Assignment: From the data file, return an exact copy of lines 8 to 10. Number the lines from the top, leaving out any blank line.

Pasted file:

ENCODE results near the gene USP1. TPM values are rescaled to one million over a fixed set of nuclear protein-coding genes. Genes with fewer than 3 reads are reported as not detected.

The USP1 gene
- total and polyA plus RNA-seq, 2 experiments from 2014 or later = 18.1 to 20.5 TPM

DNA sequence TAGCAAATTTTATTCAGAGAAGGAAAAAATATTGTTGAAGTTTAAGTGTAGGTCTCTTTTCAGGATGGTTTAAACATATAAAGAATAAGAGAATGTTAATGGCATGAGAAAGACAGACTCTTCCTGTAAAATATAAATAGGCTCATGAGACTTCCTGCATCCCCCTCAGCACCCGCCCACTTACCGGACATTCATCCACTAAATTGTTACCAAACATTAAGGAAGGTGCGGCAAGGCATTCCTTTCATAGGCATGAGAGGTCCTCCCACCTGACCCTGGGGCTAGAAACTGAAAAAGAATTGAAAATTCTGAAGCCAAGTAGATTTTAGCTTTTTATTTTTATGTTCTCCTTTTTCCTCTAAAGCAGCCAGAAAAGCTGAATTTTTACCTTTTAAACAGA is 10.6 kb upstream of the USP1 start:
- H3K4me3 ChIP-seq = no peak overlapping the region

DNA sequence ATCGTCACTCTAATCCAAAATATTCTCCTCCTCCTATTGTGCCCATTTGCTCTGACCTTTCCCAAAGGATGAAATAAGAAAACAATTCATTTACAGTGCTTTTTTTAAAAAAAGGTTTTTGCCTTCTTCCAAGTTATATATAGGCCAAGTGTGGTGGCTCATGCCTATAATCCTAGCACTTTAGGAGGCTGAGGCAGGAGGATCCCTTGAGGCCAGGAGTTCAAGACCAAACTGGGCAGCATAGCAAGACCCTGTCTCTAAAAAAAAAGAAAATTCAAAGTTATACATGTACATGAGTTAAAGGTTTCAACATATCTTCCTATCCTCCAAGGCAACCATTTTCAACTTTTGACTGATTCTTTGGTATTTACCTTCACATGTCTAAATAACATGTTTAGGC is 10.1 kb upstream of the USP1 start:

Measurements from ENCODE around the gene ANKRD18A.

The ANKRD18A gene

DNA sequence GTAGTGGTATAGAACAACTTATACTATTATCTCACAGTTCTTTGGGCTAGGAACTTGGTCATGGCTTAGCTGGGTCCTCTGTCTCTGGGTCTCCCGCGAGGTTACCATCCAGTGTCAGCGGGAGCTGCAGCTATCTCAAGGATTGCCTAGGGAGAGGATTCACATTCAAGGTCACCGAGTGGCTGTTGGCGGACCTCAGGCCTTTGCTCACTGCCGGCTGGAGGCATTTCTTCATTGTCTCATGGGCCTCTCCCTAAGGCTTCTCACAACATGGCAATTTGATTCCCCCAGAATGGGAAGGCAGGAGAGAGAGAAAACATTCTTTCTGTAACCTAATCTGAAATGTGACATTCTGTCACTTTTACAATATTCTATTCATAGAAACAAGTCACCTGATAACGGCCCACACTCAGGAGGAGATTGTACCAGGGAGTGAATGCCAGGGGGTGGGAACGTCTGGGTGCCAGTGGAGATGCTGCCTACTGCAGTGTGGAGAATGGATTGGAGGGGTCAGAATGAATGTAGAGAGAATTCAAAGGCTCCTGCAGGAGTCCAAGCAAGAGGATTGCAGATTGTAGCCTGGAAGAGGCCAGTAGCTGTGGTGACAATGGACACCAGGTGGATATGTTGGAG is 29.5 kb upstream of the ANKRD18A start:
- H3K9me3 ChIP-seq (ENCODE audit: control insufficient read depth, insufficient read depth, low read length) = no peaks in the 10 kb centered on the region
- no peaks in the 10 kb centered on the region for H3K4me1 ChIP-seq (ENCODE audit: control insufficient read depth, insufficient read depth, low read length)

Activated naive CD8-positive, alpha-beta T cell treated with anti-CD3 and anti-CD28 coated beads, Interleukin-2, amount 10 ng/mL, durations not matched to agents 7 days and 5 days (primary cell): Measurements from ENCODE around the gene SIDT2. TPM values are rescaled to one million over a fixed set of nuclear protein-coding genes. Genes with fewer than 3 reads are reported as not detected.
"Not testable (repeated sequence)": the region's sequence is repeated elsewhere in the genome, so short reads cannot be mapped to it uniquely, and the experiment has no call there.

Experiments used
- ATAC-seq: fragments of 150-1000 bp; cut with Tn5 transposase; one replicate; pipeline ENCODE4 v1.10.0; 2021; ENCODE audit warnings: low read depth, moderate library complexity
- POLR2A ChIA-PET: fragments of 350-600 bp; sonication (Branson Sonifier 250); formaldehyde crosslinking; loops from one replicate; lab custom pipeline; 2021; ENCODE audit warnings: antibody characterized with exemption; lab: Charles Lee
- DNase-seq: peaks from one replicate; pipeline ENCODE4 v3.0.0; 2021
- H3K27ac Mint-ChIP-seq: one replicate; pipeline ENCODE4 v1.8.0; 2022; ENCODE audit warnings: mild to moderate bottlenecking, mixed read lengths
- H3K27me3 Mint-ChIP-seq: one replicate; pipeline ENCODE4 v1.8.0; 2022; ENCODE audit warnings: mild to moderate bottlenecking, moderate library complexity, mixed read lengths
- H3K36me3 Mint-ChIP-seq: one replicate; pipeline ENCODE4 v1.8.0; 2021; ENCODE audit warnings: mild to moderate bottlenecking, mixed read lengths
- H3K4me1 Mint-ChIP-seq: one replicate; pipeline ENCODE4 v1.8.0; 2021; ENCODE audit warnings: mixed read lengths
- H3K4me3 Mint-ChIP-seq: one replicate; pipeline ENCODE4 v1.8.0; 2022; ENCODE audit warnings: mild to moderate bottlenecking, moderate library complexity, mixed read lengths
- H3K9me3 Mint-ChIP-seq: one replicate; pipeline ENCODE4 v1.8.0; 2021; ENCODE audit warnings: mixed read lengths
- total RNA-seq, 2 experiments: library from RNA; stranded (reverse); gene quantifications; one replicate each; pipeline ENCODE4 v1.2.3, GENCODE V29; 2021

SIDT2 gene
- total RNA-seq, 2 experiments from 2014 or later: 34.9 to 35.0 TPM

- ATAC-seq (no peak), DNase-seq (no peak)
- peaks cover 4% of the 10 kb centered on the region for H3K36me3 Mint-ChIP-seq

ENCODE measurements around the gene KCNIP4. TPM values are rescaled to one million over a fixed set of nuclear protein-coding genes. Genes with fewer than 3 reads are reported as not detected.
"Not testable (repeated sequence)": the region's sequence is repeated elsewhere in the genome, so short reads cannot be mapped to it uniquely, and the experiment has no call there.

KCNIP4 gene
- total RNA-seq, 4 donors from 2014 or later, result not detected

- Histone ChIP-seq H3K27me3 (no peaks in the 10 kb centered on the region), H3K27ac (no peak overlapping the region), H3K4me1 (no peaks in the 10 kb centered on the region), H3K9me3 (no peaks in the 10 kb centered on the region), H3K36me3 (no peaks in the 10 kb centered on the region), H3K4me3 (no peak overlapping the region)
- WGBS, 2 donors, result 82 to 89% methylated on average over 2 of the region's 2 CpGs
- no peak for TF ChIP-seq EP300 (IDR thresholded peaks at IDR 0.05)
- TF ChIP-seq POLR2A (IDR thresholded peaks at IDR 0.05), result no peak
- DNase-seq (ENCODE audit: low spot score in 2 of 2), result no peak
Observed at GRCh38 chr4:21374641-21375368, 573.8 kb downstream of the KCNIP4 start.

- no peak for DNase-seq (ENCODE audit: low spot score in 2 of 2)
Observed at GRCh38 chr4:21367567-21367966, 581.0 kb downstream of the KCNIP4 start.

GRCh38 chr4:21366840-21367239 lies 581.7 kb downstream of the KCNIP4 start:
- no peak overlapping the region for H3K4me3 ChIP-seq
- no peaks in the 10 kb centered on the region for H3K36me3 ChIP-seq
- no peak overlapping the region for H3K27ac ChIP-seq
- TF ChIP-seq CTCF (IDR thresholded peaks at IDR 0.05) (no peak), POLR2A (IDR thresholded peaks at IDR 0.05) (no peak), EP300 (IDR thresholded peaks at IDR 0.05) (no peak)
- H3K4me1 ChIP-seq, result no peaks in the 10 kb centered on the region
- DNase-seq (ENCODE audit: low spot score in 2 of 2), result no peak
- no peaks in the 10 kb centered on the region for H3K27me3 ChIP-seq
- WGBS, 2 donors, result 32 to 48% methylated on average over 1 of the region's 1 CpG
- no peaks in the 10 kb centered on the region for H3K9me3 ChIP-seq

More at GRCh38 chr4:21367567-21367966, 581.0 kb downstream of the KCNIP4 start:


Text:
The ANKRD18A gene

DNA sequence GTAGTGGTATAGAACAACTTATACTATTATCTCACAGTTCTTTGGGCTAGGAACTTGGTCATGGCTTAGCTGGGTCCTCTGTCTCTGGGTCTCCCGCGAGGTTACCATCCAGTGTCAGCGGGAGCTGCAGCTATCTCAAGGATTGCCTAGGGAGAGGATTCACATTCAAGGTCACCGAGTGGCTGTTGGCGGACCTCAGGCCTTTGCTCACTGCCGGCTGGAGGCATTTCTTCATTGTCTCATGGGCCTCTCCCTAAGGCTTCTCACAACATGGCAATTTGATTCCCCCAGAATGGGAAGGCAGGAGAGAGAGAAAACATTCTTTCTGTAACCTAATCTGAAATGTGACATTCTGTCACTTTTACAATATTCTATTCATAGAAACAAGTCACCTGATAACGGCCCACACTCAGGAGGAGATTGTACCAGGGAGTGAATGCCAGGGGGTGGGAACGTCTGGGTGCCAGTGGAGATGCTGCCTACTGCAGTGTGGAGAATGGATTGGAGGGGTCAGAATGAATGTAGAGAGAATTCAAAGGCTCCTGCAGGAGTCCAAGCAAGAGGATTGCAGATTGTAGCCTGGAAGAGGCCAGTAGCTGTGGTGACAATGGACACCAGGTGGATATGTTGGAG is 29.5 kb upstream of the ANKRD18A start:
- H3K9me3 ChIP-seq (ENCODE audit: control insufficient read depth, insufficient read depth, low read length) = no peaks in the 10 kb centered on the region